Village, Intermodal companies reach deal

Funding will assist in repairing roadways

WELLSVILLE — Following nearly two years of discussions on how to fund the paving of village roads, Wellsville officials have reached an agreement with several businesses at the Wellsville Intermodal Facility to help with that funding.

On Tuesday, council approved a memorandum of understanding with the six businesses known as the Wellsville Business Coalition. Those businesses will pay the village an annual contribution, with the money divided between the village’s Street Paving Fund and the village’s general fund.

The six companies making up the coalition are MPLX Terminals LLC (also doing business as Marathon), Cimbar Performance Minerals, Anchor Drilling Fluids LLC, Pier 48 Stevedoring LLC, Hilcorp Energy Co., and Quality Liquid Feeds Inc.

The agreement is good for five years, retroactive to Jan. 1, 2018, and expiring Dec. 31, 2022. The coalition’s first installment, which will cover the 2018 and 2019 calendar years, will consist of $85,714.20, of which $38,714.20 of that installment will go toward the Street Paving Fund, with the remaining amount placed in the general fund.

Money for the Street Paving Fund will go toward paving of the truck route including Clark Avenue commencing at Quality Liquid Feeds and Pier 48 to 17th Street, and from 17th to Main Street, then to Nevada Street, and then to the Marathon terminal.

Starting Jan. 1, 2020, each of the six businesses will be required to pay $7,142.85 each year, with the money equally divided between the Street Paving and General funds. A 3-percent late fee will be assessed in the event a business fails to make a payment by their due date.

The passage of the ordinance follows lengthy discussions between the village and the coalition members.

At one time, village officials contemplated enforcing a tipping fee against the companies to help pay for repair and maintenance of the roads.

Last year, council passed an ordinance that required businesses pay a fee for all bulk materials shipped to and from the village, citing damage to the roads due to truck and vehicle traffic from the coalition.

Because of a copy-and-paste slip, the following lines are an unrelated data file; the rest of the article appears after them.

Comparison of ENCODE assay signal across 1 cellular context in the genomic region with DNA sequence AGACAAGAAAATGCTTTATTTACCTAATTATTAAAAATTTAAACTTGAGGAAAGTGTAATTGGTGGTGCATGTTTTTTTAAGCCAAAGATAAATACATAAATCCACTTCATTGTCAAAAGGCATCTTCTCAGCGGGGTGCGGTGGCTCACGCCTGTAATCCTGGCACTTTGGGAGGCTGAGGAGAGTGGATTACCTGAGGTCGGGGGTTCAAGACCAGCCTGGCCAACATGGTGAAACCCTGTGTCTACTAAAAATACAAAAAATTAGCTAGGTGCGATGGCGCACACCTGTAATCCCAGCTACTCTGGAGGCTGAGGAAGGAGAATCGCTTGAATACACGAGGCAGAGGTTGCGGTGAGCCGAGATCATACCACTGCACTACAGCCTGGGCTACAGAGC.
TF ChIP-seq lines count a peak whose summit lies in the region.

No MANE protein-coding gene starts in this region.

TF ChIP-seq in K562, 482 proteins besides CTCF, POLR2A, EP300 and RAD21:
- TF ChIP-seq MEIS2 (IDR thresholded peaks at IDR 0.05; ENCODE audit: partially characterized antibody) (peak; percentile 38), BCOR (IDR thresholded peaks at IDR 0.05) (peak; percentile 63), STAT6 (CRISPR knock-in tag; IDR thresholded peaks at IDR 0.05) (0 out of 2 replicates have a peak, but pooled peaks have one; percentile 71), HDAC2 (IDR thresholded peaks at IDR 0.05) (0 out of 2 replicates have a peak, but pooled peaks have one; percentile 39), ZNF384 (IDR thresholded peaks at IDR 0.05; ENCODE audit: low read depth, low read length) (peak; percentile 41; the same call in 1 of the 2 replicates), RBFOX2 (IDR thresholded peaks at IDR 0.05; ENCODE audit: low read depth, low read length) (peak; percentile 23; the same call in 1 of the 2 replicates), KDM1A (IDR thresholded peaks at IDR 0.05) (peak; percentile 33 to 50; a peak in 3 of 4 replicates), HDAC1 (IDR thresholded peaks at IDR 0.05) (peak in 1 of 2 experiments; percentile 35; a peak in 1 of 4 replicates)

The ordinance, passed Aug. 1, 2017, did not receive unanimous approval. In fact, it was a split decision amongst council. Mayor Nancy Murray cast the deciding vote in favor of the tipping fee, resulting in the ordinance’s passage.

Council, however, has not enforced the tipping fee due to backlash from the coalition and a reported negative impact on the companies.

Also as part of the new agreement, the village shall not enforce weight limits on listed routes utilized by the coalition’s trucks, but should a truck vary from the normal route the village then does reserve the right to enforce weight limits on those roadways.

The MOU was approved 5-0 with Rosie Gibson absent due to illness.

The street fund agreement was one of four pieces of legislation approved Tuesday. The other three pieces were:

— An ordinance approving the sale of property located at 1033 Commerce St. The property was awarded to Bill Martin of Salineville, who provided the winning bid of $2,500, the highest of two bids presented. The other bid, submitted by J.C. Coulter of Riverside Avenue, was $300.

— An ordinance which established the wages and other conditions for regular full-time non-safety employees, and repealed three previous ordinances in the process.

— A resolution which allowed the administrator to grant a one-time variance from the application fee and security deposit for work by the Columbia Gas Co.

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